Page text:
Freeman appeared at the Old Bailey via video-link today from a psychiatric unit and spoke to admit manslaughter due to diminished responsibility.  Her defence lawyer Jane Bickerstaff QC said she had been 'suffering from a depressive illness with psychotic symptoms'.  Prosecutor Gareth Patterson QC said the plea was acceptable to the Crown after careful consideration.  The prosecutor said: 'The defendant was recently transferred to hospital under the Mental Health Act. The prosecution received from the defence a psychological report from Dr David Bird.  'The partial defence of diminished responsibility is available to the defendant on the basis there was a severe depressive episode with psychotic symptoms at the time.  That is acceptable to the prosecution after careful consideration and extensive further inquiries by the officers conducting this investigation.'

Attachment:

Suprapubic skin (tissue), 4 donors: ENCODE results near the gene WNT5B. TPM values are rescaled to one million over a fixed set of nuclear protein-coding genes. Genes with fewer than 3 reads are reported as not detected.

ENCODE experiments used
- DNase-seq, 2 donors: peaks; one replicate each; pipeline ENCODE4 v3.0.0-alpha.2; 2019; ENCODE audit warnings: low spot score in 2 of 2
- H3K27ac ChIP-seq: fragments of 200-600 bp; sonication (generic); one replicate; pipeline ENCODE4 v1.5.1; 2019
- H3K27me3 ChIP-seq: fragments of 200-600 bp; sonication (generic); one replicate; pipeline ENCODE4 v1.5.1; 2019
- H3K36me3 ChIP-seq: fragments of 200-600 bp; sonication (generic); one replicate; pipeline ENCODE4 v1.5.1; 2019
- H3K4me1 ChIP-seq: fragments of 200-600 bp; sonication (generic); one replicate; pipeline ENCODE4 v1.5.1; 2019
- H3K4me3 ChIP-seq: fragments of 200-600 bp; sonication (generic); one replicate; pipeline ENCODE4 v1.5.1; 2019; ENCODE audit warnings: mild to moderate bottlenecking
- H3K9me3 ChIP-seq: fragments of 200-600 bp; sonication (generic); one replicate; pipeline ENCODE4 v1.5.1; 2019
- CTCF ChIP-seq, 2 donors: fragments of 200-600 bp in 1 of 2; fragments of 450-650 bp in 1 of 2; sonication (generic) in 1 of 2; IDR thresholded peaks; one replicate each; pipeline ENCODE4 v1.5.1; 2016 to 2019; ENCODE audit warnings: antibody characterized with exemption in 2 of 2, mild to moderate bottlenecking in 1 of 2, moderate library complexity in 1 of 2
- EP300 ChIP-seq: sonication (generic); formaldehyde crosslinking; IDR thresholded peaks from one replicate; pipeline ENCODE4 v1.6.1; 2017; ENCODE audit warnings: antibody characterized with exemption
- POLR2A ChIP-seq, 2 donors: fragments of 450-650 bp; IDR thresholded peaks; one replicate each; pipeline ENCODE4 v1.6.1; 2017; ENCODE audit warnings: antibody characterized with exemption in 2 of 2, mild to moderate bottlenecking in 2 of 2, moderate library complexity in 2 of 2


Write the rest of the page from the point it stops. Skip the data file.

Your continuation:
Parts of sponge were found within the throat of the deceased, the court was told.  Joel Smith, prosecuting, earlier told the court: 'A friend and ex-partner of the defendant, Edita Surpickaja had noticed that the defendant had been struggling to met Dylan's care needs for the last year as he became older and bigger and more difficult to care for.  Around six months ago Dylan's behaviour had become especially challenging.  Dylan had attended a special school for five days per week but during the lock-down had not been able to attend school. The burden of care had fallen on the defendant with assistance from Ms Surpickaja.  Ms Surpickaja had only been able to offer that assistance for around 12 hours per week and had noticed a decline in the defendant's mental health.  The defendant had sought assistance from the local council, but Ms Surpickaja would tell the police, had received none.  Around 14 August 2020 it appears that the defendant argued with her ex-husband, Dylan's father, about his role in caring for Dylan.  At the police station the defendant told the police that she had killed the deceased before midnight and that she had tried to ''kill him softly'' by giving the deceased ''a lot'' of melatonin.  She told the police that as this had not worked she had used her bra and then her hands to kill her son and had put a sponge in his mouth to help him go softly.  She had then placed his body where he liked to sleep with his toys to allow him to die with 'dignity and kindness'.  She was then arrested and made no comment.'